How To Tell If My Skin Purging Or Breaking Out

Reviewed by Dr.Vindhya L Veerula, MD, FAAD
Written by Arshiya Syeda

Skin purging is a condition where all the dirt, oil, and debris from the inner layers of the skin are brought to the surface due to the usage of a new skin care product. It is different from breakouts.

We use different skin care products to get rid of skin conditions like dry skin, clogged pores, hyperpigmentation, and more. Our skin takes time to adapt to new skin care products and may initially lead to the formation of acne-like conditions. This condition is called skin purging. Some particular ingredients are known to cause skin purging. In this article, we have explained skin purging, its causes, signs, and treatment. Keep reading to know more.

What Is Skin Purging?

When you use a new skin care product, it brings the oil, dirt, bacteria, debris, dead skin cells, and sebum that is accumulated underneath your skin to its surface. This causes acne-like formations on your skin, known as skin purging. Very simply, the skin is ’purging’ the substances that it considers extraneous and not useful (1).

Next up, we will look at the causes of skin purging.

What Causes Skin Purging?

Typically, skin purging occurs when you use products like retinoid creams and exfoliators on your skin (1). It may also occur if you get a chemical peel done.

The ingredients that are claimed to cause skin purging are:

  • Alpha hydroxy acids
  • Beta hydroxy acids
  • Lactic acid
  • Retinol
  • Vitamin C
  • Tazarotene
  • Retinyl palmitate
  • Benzoyl peroxide

Microdermabrasion is another skin care treatment that can cause skin purging.

Essentially, these ingredients loosen the inner layers of your skin and make them purge out the underlying dirt and oils. They increase the rate of skin cell turnover, which is the rate at which your dead skin cells are replaced by new skin cells. Since this rate increases rapidly, it is possible that a large number of dead skin cells get piled up on your skin before they are replaced. Due to this, your skin pores may get clogged temporarily. As the purged skin starts clearing up, it gets accustomed to the new skin cell turnover, and you can reap the benefits of the product you have started using.

Another reason that skin purging may occur is that the product is bringing out acne that was already dormant below your skin’s surface. As the cell turnover rate increases, it speeds up the appearance of this acne, thus causing breakouts. The skin purge is only expediting what was inevitable.

So, it is clear that skin purging and breakouts can look very similar. Let us look at the differences between the two in the next section.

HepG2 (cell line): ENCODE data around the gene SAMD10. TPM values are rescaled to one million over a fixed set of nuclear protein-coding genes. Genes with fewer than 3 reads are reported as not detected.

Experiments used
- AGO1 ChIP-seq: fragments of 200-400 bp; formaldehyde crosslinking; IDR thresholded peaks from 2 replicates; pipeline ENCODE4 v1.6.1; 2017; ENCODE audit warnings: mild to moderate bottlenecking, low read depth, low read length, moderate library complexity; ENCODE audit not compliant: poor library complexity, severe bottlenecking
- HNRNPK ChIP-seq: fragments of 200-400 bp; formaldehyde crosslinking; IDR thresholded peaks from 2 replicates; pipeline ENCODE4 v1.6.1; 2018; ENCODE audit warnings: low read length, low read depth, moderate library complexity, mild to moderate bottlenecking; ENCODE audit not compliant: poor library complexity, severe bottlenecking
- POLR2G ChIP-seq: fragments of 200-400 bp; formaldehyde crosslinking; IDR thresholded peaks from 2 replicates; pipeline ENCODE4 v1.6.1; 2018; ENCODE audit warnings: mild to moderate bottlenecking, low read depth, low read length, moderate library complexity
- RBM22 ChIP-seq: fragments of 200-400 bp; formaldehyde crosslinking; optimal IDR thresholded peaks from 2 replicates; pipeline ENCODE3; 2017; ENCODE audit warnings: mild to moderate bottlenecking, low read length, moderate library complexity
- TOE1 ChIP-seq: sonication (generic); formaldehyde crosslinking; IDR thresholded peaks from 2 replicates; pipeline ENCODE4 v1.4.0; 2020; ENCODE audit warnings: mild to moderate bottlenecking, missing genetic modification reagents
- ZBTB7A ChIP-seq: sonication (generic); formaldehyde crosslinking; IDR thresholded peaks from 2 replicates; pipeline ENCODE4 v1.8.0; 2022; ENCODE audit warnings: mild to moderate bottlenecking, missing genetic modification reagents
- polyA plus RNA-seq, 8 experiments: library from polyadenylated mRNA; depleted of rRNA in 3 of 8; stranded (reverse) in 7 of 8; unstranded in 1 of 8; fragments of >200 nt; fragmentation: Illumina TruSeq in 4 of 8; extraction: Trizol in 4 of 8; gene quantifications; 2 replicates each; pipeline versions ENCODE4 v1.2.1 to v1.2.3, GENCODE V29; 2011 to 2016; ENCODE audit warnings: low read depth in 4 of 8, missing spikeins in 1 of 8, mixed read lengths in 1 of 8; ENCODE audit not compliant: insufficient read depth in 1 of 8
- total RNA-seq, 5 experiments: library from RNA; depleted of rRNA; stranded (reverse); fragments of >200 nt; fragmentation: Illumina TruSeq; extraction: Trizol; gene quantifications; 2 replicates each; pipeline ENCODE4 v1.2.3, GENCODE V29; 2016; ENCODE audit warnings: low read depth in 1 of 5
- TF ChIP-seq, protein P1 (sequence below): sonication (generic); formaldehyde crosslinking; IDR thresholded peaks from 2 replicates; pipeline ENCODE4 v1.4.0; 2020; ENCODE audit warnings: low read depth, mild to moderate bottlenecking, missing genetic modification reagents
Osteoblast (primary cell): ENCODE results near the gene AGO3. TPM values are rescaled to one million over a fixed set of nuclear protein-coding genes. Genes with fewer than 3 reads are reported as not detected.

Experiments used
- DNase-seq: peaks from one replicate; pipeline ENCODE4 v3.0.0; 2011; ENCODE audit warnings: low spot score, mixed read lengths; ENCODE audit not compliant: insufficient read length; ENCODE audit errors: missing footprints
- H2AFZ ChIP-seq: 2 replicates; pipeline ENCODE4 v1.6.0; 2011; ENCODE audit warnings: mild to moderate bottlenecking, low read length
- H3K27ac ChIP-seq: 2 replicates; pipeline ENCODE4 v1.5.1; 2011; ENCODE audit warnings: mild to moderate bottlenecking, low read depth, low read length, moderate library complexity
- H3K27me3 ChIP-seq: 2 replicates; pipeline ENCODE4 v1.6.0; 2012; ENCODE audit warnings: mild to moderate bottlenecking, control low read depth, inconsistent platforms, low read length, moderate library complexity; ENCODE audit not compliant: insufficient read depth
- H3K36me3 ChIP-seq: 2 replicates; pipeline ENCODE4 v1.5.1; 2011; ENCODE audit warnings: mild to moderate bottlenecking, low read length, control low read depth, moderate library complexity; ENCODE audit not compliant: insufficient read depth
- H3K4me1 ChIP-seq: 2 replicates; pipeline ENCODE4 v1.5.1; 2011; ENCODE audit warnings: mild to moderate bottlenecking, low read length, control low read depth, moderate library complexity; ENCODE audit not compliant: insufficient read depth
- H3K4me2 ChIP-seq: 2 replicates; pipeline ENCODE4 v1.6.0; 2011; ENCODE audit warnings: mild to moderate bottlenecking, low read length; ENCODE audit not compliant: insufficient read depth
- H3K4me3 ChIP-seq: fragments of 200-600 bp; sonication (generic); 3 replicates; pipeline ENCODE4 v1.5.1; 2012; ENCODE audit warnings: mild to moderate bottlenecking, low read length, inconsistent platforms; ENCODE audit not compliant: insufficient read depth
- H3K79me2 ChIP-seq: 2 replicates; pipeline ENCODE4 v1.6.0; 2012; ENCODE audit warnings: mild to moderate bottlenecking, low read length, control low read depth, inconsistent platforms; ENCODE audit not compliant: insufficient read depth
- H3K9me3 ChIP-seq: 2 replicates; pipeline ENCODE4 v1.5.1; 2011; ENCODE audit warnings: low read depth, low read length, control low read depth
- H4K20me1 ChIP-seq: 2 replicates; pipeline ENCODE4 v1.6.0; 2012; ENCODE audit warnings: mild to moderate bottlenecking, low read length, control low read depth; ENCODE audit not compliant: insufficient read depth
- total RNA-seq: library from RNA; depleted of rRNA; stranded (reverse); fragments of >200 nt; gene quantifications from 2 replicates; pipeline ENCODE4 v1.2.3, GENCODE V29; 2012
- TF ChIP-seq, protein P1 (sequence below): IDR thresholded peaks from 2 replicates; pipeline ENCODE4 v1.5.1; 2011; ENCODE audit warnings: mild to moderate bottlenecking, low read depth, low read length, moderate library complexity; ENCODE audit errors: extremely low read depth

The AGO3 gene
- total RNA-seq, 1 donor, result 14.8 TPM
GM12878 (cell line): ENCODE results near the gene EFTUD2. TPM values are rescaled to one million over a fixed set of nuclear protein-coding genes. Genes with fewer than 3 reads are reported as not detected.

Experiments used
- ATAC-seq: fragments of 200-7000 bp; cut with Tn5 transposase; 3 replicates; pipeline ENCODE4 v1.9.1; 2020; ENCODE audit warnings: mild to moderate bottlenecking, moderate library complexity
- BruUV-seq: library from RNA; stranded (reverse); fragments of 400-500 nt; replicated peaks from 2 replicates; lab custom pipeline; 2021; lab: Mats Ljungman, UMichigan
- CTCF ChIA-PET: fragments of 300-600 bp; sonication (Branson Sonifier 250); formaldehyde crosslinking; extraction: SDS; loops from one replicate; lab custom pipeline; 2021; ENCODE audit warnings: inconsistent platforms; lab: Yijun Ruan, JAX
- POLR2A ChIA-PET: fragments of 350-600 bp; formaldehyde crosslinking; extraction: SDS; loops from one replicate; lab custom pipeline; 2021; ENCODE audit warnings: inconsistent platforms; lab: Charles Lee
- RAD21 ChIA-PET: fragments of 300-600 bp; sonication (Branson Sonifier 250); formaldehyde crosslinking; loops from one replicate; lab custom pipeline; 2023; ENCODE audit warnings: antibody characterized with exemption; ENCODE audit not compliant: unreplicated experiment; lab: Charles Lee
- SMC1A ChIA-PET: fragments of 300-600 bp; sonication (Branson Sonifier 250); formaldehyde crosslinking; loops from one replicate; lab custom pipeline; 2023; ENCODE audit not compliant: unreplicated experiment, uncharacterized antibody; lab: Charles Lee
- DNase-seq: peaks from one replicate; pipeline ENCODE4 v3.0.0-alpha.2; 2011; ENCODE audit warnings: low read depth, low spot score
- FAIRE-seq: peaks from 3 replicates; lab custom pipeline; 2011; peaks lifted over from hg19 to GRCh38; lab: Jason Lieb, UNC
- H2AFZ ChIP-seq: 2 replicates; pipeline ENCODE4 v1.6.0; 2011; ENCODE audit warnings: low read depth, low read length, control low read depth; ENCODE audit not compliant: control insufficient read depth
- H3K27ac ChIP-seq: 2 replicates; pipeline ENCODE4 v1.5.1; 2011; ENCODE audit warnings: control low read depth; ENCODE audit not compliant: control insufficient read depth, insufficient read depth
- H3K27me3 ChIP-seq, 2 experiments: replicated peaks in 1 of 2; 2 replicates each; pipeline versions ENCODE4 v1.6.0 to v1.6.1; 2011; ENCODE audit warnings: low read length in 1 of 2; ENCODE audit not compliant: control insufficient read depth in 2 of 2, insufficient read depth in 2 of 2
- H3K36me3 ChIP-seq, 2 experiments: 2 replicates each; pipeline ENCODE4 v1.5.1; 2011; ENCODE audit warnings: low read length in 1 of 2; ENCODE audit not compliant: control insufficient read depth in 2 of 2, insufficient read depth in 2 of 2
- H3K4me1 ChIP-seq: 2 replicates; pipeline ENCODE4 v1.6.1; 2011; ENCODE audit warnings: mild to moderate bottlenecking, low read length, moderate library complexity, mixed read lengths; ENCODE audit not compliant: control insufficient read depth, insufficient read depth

Difference Between Skin Purging And A Breakout

Visually, a skin purge is not very different from a breakout. However, the underlying mechanisms of both of these processes are fundamentally different. While skin purging is like a detox, in which dirt is pushed out of your skin, a breakout occurs when this dirt gets stuck on your skin surface. A breakout could also be an allergic reaction to a new ingredient.

Let us look at the signs that can help you determine whether your skin is purging or breaking out.

Signs Your Skin Is Purging

  • When your skin is done purging, there will be no sign that the process ever occurred. There will be no marks or blemishes left on your skin.
  • You will notice that the breakouts on your skin will start disappearing on their own.
  • Purging starts after a few days after you start using a new skin care product. If you have not started using anything new, your skin will not purge itself.
  • Your skin will only purge if the new product you have started using contains any of the ingredients mentioned earlier.
  • Typically, skin purging is not localized. It will appear uniformly on the area of your skin where you used the new product.
  • It could be accompanied by rashes. Your skin might also start developing a temporary sandpaper texture. This is temporary and generally occurs if retinol is an ingredient in your product.

Signs Of A Breakout

  • Breakouts are not beneficial to the skin the way purging is. Breakouts can leave marks and scars on your skin after they are gone.
  • There is no change in the cell turnover speed in the case of breakouts. Cells divide, die, and get replaced at the same rate as before. There is no defined period after which breakouts start to disappear.
  • Breakouts on your skin can also occur after your start using a new skin care product. However, this could be an allergic reaction to one of the ingredients in the product.
  • Breakouts are generally not evenly spread across your skin. They are localized in one particular area.
  • If you are not using a product that contains one of the ingredients mentioned in the previous section, it is a breakout and not skin purging.
  • If changes start occurring months after you started using a new skin care product, it is not skin purging but a breakout.

Now that you know the various ways to figure out if your skin is purging, let us take a look at what to do when a skin purge occurs.

How To Treat A Skin Purge?

It is very likely that your skin is purging because you were trying to treat acne. The difference between acne and skin purging can be hard to make out. Let us look at possible treatments for skin purging.